My latest IP Osgoode post is up. In it I discuss the difference between what consumers expect when they buy digital content or a network connected device and reality. This post expands and clarifies that article.
Most people, I believe, think of all their physical possessions similarly. There is no difference between a couch and a novel as far as ownership goes. The incidents of ownership are the same: you possess the object; nobody can take it from you without permission; you can dispose of it as you please. There is, however, one significant difference between the two: the novel is a copy of a work in which the author retains rights. But physics isolates the consumer from this fact. They have a single copy and will probably never have more than a single copy. If they sell that copy, then they lose it at the very instant another person gains it. As long as the consumer treats the book as an ordinary possession, they will never have to think about IP rights. For most practical purposes, therefore, all physical possessions can be treated the same.
With digital content, however, all this changes. Rather than being given a physical object, consumers are granted a license to use the work in certain ways. This license will, at the very least, allow the consumer to possess and access copies of the work for personal enjoyment. Note that I said copies in plural. With a physical object, the owner has a single copy. The fact that they own a copy of Cryptonomicon (great book) does not give them the right to possess just any copy; it has to be that specific one. With digital content, however, you can have as many copies of the work as you want. In fact, if you buy a song from iTunes you will be told that it is your responsibility to make copies. And it shouldn’t matter where your copy comes from. If Alice and Bob both buy a song from iTunes and Bob’s hard drive crashes, then Bob should be able to just obtain a copy from Alice (at least in theory). In a real life example, if a user deletes a book from an Amazon Kindle (or lose the device), Amazon will let them download a new copy for free. This doesn’t happen with hardcover books; Bob can’t photocopy Alice’s copy of Cryptonomicon and Chapters won’t give him a new copy for less than the cover price.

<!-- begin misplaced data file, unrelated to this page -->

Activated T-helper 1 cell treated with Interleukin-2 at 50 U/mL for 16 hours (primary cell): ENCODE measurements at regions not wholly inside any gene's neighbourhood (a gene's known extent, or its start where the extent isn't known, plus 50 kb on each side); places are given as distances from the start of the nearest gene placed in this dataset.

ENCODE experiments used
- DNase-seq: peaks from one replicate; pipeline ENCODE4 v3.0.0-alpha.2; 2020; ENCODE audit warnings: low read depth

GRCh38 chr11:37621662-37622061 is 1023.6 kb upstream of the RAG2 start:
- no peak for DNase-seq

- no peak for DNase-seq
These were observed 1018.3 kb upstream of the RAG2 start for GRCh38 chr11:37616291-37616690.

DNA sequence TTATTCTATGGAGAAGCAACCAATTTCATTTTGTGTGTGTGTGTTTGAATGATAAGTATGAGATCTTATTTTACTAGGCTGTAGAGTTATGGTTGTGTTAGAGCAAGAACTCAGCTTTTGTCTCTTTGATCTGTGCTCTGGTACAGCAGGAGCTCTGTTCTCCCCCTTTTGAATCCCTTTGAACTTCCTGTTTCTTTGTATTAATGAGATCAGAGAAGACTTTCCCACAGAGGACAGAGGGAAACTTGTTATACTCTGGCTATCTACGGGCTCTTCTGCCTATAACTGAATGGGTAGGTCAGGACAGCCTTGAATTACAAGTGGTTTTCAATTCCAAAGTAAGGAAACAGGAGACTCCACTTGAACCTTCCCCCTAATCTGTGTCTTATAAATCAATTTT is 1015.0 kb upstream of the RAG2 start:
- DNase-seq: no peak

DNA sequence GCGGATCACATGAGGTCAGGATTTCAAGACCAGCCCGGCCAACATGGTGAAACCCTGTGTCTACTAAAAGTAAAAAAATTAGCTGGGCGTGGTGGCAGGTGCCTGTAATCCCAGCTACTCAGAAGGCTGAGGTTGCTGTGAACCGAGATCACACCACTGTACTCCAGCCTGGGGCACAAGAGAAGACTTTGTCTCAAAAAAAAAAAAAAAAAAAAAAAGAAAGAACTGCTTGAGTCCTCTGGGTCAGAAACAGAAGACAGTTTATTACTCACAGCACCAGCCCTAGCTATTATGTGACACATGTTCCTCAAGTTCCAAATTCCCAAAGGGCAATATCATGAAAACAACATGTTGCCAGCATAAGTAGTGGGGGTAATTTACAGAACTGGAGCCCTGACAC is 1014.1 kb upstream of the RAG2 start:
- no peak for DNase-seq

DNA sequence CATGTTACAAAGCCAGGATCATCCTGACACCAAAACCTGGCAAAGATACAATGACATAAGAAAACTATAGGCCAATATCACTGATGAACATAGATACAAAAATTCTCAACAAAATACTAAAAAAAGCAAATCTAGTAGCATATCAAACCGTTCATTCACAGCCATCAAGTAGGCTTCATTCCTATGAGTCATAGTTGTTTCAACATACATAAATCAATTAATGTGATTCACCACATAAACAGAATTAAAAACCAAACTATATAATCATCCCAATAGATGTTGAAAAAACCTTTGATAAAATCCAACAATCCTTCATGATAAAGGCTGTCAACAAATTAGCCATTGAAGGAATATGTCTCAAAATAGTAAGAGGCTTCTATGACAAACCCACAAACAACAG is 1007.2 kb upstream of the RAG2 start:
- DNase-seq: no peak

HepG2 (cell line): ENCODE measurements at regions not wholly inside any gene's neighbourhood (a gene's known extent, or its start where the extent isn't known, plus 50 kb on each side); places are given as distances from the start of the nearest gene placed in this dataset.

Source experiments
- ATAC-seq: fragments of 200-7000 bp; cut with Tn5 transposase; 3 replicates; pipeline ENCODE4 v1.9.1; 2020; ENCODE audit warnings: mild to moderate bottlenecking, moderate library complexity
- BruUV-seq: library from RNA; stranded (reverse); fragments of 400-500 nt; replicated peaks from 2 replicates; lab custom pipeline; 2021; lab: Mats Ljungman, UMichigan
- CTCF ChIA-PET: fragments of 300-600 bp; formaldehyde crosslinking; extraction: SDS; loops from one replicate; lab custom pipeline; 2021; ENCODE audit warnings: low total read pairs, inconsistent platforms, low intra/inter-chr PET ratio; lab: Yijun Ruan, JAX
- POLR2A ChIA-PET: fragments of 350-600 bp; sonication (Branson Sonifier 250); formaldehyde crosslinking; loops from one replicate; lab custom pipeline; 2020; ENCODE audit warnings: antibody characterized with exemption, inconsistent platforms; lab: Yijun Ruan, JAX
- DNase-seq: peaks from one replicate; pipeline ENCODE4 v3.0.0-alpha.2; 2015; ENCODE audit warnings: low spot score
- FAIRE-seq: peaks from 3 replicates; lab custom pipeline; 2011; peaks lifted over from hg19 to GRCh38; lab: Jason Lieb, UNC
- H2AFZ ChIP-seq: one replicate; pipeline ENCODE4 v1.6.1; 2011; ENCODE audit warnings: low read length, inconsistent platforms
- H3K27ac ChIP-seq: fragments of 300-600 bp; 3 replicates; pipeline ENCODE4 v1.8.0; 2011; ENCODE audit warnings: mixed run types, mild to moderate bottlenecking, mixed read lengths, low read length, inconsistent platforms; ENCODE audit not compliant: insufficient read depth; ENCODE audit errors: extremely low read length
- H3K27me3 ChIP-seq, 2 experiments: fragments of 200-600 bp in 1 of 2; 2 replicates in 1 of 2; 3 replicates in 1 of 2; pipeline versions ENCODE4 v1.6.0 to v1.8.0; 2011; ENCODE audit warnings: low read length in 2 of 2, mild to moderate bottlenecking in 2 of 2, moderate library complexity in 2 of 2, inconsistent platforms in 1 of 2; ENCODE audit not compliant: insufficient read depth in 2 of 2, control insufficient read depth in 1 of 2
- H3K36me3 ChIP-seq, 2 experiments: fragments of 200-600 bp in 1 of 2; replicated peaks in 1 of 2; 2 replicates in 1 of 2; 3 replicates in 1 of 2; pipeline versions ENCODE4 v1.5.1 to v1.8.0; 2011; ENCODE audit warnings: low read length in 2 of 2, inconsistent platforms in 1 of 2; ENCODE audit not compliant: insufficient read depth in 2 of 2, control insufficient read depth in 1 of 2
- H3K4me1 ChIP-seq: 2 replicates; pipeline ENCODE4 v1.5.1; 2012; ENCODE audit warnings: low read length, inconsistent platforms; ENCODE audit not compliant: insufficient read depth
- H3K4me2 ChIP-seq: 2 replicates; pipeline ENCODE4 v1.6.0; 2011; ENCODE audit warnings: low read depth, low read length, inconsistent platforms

In this fashion, licensing sounds pretty good. But it can give rise to strange circumstances that dealing in the physical world would not lead one to expect. Last month, Amazon remotely deleted two books from Kindle e-book readers when they learned that they did not have the right to sell the book. It sounds weird but consumers who purchased the book from Amazon didn’t purchase anything and Amazon did not take anything from them when they deleted the book; Amazon can’t give what they don’t have. Nobody would expect an employee from Chapters to come to their house and take back a hardcover book if it turned out to be counterfeit. There’s the practical difficulties, of course, but there’s also a physical item which the consumer owns. The consumer would be well within their rights to refuse to hand it over. In the case of an e-book, however, there is no interest in anything other than the license. The consumer may have other causes to complain, but they cannot claim that they had any right to keep their copy of the e-book.
The Amazon issue leads us away from ownership of digital content and into a related (and even more problematic) issue: ownership of network-connected devices. Unlike an MP3 or an e-book, the Kindle is an actual physical thing. Traditionally, consumers don’t expect manufacturers to interfere with their physical possessions after sale. Connected devices, however, routinely phone home for updates and content. This is very valuable behaviour but it isn’t always used to enhance the device. It can be used, for example, to remove the ability to skip commercials from a PVR; to block websites on a smartphone; or delete books from a Kindle. What this means is that, for better or for worse, the device someone buys is not in their own control. Why would a company want to downgrade a device? I think the best reason is to avoid liability. They have sold a device (or, in Amazon’s case, content) that has a defect of some kind and don’t want to be sued. The problem with this is that it shifts the burden of the company’s mistakes onto its customers. Amazon could have refused to delete the books but they would have been sued. Instead, they saved themselves by depriving others—although they did refund the purchase price.
That said, I don’t think that forbidding such practices is the way to go. It could very easily end up banning a lot that is useful about network-connected devices. I also think that over time an etiquette will develop over when such action is permissible and what compensation is required. Partially this will be regulatory, but the market will help define what people are willing to put up with. And I actually think that in Amazon’s case, it is defensible. If Alice sells Bob a stolen car, Bob can’t reasonably expect to keep it. Likewise with the example I used in my article of a defective reclining chair. It’s better to lose a function than a leg. Maybe companies should have to offer to buy back devices that they downgrade or offer a reasonable monetary payment.
I don’t think that we should try to force new forms of property into awkward physical molds (the music industry tried that with DRM and look where it got them). A balance has to be struck between the surety of the old ways and the flexibility of the new.